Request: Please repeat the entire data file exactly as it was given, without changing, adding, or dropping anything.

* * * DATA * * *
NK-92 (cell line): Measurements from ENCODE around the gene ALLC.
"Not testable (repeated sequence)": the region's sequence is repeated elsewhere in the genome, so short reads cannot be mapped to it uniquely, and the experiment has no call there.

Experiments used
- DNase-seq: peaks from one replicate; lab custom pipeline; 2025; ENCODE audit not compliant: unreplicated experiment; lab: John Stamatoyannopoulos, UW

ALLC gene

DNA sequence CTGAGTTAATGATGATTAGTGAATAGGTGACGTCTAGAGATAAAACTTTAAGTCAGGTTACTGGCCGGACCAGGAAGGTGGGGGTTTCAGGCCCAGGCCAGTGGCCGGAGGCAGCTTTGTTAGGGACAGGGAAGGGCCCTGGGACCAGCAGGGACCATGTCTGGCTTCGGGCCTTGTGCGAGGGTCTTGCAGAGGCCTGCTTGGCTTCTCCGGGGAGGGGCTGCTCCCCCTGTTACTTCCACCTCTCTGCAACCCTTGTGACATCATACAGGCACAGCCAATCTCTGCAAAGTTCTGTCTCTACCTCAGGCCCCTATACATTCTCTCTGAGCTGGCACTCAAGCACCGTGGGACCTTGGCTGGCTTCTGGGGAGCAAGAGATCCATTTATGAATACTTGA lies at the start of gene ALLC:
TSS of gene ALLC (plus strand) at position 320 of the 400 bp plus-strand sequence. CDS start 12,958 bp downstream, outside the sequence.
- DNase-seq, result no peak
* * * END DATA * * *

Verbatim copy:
NK-92 (cell line): Measurements from ENCODE around the gene ALLC.
"Not testable (repeated sequence)": the region's sequence is repeated elsewhere in the genome, so short reads cannot be mapped to it uniquely, and the experiment has no call there.

Experiments used
- DNase-seq: peaks from one replicate; lab custom pipeline; 2025; ENCODE audit not compliant: unreplicated experiment; lab: John Stamatoyannopoulos, UW

ALLC gene

DNA sequence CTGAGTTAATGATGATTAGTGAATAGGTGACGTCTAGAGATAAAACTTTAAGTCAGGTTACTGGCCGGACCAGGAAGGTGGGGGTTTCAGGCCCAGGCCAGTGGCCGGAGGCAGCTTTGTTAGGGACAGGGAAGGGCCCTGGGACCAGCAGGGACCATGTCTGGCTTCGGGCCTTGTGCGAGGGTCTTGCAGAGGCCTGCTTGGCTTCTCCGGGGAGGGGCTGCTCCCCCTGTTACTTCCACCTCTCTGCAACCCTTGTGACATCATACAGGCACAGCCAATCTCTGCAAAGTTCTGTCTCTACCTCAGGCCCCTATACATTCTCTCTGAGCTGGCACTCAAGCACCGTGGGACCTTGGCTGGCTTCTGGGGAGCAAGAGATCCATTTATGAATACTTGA lies at the start of gene ALLC:
TSS of gene ALLC (plus strand) at position 320 of the 400 bp plus-strand sequence. CDS start 12,958 bp downstream, outside the sequence.
- DNase-seq, result no peak